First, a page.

(Editor's note: Melanie Nathan is Editor of the O-blog-dee-o-blog-da blog, where this story was first published. She is a frequent contributor to San Diego Gay & Lesbian News.)
South Africa is a leader in the world of equality, enjoying an all inclusive constitution, where same-sex marriage is legal and discrimination against LGBTI people outlawed. However that has not stopped homophobia and fear to embrace LGBTI South Africans as fully equal.
This video and the report of the marriage that followed, shows an extraordinary example of new-found acceptance, as a small community embraces a young gay Zulu couple, about to embark upon, not only a legal marriage, but also a traditional marriage.
As reported from South Africa:
Two young men tied the knot in a rare South African gay wedding in KwaDukuza (Stanger) on Saturday.In what was described as the town’s first gay marriage, Tshepo Modisane and Thoba Sithole, both 27, walked down the aisle in front of 200 guests at the Stanger Siva Sungam community hall.
The wedding was a jubilant, exciting affair, attracting even uninvited members of the local community.
Thoba, a Joburg-based IT specialist, is from Shakaville, KwaDukuza and Tshepo an audit manager at PwC. They have known each other for years and dated on and off, before stabilising their relationship.
Now that they are wedded, they will take on the double-barrelled surname of Sithole-Modisane.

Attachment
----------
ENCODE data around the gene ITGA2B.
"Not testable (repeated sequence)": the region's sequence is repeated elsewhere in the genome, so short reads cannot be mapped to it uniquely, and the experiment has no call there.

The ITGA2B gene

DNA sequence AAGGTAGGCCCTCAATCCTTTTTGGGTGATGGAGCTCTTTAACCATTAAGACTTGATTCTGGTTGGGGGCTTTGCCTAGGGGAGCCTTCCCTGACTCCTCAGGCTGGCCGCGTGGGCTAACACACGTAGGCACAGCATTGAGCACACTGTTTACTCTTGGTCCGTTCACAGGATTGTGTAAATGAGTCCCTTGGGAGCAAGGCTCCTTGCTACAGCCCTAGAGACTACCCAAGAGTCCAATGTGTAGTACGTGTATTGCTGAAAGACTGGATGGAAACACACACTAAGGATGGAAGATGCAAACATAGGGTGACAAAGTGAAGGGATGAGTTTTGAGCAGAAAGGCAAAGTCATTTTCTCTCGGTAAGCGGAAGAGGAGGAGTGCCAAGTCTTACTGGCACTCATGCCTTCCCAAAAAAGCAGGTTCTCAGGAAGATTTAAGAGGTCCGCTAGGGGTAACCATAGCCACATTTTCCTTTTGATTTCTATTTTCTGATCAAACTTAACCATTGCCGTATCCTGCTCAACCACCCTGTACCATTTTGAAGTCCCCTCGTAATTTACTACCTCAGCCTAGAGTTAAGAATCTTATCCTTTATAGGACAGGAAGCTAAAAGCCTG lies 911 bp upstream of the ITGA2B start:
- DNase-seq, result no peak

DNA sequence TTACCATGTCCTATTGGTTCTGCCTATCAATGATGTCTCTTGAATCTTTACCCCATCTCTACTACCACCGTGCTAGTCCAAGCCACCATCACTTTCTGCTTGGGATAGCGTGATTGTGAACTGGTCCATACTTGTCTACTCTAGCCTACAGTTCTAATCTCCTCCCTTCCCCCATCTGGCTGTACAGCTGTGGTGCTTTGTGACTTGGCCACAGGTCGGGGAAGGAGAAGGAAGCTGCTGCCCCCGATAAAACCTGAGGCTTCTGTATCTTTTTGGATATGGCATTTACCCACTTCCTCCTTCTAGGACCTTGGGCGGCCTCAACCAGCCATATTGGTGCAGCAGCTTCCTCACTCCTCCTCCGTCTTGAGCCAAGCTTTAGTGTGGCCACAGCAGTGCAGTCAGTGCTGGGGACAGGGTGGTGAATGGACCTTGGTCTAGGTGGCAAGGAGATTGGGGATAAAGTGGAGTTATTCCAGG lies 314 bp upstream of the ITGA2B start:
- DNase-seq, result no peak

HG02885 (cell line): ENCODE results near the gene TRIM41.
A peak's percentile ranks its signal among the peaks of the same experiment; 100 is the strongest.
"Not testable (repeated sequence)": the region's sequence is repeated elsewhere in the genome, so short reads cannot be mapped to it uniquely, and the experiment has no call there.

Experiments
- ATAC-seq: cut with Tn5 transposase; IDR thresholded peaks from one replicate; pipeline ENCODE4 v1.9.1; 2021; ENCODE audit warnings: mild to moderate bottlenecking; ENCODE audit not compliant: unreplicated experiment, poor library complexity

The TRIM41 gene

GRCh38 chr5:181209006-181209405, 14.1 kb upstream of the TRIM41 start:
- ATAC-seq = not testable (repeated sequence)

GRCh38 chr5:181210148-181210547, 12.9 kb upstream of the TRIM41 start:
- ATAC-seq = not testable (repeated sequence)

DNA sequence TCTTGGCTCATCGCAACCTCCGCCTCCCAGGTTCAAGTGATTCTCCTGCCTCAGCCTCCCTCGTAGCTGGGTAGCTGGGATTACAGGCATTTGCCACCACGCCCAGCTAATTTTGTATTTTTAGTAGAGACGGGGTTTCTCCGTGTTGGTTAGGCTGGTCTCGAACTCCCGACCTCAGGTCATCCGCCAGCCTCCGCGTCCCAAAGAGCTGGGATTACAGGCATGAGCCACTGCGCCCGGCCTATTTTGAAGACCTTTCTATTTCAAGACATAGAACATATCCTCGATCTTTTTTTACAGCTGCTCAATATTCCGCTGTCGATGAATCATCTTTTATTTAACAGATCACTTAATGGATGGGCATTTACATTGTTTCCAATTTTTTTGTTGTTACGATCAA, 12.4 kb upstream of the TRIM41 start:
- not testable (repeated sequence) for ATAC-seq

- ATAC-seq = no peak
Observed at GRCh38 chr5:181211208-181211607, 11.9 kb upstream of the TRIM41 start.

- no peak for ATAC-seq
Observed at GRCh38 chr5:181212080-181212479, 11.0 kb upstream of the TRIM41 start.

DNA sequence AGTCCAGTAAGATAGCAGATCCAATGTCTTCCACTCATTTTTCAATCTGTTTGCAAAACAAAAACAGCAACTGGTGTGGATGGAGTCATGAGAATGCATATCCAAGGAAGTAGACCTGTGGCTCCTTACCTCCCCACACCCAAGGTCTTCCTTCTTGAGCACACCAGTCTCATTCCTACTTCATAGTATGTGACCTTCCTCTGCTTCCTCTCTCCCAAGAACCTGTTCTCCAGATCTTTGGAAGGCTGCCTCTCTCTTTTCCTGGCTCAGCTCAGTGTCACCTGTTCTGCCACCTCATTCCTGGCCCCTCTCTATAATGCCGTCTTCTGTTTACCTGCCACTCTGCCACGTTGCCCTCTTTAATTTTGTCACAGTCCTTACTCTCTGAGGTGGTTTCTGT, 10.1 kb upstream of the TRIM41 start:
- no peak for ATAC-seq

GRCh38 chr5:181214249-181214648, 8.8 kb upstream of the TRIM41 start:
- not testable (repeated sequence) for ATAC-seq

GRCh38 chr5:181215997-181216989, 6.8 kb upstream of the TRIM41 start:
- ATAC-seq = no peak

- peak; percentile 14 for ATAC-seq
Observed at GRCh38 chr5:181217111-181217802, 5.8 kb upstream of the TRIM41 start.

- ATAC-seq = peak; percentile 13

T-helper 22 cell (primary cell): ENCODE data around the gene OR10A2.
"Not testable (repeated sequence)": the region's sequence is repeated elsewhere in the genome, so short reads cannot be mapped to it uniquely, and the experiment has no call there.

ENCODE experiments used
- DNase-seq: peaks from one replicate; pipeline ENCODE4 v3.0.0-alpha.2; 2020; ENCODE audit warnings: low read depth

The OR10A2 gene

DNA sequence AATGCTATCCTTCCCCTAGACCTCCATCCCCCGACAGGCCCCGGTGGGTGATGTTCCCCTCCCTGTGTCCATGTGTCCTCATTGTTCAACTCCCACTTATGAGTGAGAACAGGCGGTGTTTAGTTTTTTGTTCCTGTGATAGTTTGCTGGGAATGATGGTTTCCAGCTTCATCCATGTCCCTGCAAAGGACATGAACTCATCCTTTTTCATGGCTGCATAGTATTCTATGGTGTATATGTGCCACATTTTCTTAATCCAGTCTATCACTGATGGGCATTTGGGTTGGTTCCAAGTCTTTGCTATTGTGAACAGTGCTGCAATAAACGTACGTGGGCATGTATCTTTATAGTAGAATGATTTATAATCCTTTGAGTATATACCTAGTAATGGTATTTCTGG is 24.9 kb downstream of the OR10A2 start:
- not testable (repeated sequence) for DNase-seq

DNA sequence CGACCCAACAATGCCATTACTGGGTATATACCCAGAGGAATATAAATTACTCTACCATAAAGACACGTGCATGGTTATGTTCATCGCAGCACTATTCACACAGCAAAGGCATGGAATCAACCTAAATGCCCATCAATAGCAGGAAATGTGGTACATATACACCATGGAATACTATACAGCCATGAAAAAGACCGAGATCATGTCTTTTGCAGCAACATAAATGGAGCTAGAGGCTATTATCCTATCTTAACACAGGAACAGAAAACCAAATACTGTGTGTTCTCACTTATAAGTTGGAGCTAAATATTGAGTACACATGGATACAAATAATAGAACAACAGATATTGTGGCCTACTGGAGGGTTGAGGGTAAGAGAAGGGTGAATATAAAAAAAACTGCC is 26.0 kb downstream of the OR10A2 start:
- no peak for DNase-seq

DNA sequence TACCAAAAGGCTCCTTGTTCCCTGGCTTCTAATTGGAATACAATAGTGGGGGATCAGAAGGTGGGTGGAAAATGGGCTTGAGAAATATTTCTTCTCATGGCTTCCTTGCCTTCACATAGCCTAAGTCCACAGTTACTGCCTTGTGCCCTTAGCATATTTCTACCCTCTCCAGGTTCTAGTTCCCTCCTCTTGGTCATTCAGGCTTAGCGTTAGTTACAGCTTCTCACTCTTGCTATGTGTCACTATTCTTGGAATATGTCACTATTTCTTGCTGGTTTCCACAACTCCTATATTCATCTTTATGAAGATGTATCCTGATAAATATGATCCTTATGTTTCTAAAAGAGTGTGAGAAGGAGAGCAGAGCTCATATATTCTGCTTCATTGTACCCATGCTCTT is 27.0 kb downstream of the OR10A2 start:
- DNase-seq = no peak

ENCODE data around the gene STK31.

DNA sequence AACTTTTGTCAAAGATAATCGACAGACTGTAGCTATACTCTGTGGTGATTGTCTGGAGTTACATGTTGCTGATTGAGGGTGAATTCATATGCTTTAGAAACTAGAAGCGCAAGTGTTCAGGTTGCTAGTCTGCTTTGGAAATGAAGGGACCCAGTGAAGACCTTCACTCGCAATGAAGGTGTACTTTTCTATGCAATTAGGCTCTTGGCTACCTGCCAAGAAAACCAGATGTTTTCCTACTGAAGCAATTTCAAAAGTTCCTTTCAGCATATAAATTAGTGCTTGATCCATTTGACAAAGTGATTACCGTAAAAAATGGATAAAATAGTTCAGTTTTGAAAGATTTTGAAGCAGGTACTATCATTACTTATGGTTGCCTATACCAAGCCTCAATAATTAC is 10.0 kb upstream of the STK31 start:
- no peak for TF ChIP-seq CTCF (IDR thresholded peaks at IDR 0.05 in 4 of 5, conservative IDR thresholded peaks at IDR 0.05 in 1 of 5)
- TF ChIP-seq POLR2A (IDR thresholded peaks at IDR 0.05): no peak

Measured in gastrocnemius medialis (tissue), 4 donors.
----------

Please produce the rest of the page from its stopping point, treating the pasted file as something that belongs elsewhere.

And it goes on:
The couple appeared to enjoy the support from the community, family and friends.
The couple are reportedly planning to have children through a surrogate.
“Family is important to us and that is the number one reason why we want to have children,” said Thoba.
“We also want our children to grow up in an environment where they are loved greatly by both parents who appreciate them.” (SA Report)
This wedding will go down in history as one of the most significant events in South African LGBTI history, as it breaks unknown barriers in the face of last year’s assault by the Zulu traditional chiefs, who sought to remove sexual orientation as a protected class from the South African Constitution. The South African gay community held numerous protests against the move and it was thwarted.
There is hope that Africa can become more open by embracing all its people and allow tradition to embrace all forms of sexual orientation. Sexual orientation has always included heterosexuality, bisexuality and homosexuality. Now traditionalists have an opportunity to recognize it too.
As one groom noted, “Being gay is as African as being black.”
This community shows that when it comes to the bottom line, it is all about love and acceptance and even tradition has its seat at the table of evolution.
Watch video of the wedding:
Watch video in preparation for wedding:-
Cathy Kristofferson contributed to this article.